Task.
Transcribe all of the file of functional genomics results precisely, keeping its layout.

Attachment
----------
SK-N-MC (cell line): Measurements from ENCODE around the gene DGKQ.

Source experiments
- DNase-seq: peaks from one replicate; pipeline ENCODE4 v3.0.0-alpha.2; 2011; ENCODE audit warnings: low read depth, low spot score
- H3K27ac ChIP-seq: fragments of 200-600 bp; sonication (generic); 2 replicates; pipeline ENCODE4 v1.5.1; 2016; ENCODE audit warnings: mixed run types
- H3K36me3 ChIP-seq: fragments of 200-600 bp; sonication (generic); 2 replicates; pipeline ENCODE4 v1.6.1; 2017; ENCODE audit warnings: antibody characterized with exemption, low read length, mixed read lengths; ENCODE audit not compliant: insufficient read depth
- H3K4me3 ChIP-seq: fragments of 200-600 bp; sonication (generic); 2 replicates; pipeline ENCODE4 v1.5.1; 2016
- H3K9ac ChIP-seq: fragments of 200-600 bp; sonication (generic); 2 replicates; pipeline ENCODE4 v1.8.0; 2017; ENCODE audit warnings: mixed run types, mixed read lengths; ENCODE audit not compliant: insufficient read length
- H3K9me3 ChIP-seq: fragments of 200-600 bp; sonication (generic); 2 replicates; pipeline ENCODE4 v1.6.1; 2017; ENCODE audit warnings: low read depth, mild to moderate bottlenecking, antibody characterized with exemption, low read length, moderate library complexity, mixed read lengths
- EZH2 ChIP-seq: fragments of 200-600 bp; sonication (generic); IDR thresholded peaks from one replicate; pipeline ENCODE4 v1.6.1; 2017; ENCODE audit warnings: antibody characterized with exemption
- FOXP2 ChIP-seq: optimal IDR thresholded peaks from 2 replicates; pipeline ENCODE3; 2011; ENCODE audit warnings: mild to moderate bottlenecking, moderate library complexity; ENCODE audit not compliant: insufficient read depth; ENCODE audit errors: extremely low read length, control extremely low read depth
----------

SK-N-MC (cell line): Measurements from ENCODE around the gene DGKQ.

Source experiments
- DNase-seq: peaks from one replicate; pipeline ENCODE4 v3.0.0-alpha.2; 2011; ENCODE audit warnings: low read depth, low spot score
- H3K27ac ChIP-seq: fragments of 200-600 bp; sonication (generic); 2 replicates; pipeline ENCODE4 v1.5.1; 2016; ENCODE audit warnings: mixed run types
- H3K36me3 ChIP-seq: fragments of 200-600 bp; sonication (generic); 2 replicates; pipeline ENCODE4 v1.6.1; 2017; ENCODE audit warnings: antibody characterized with exemption, low read length, mixed read lengths; ENCODE audit not compliant: insufficient read depth
- H3K4me3 ChIP-seq: fragments of 200-600 bp; sonication (generic); 2 replicates; pipeline ENCODE4 v1.5.1; 2016
- H3K9ac ChIP-seq: fragments of 200-600 bp; sonication (generic); 2 replicates; pipeline ENCODE4 v1.8.0; 2017; ENCODE audit warnings: mixed run types, mixed read lengths; ENCODE audit not compliant: insufficient read length
- H3K9me3 ChIP-seq: fragments of 200-600 bp; sonication (generic); 2 replicates; pipeline ENCODE4 v1.6.1; 2017; ENCODE audit warnings: low read depth, mild to moderate bottlenecking, antibody characterized with exemption, low read length, moderate library complexity, mixed read lengths
- EZH2 ChIP-seq: fragments of 200-600 bp; sonication (generic); IDR thresholded peaks from one replicate; pipeline ENCODE4 v1.6.1; 2017; ENCODE audit warnings: antibody characterized with exemption
- FOXP2 ChIP-seq: optimal IDR thresholded peaks from 2 replicates; pipeline ENCODE3; 2011; ENCODE audit warnings: mild to moderate bottlenecking, moderate library complexity; ENCODE audit not compliant: insufficient read depth; ENCODE audit errors: extremely low read length, control extremely low read depth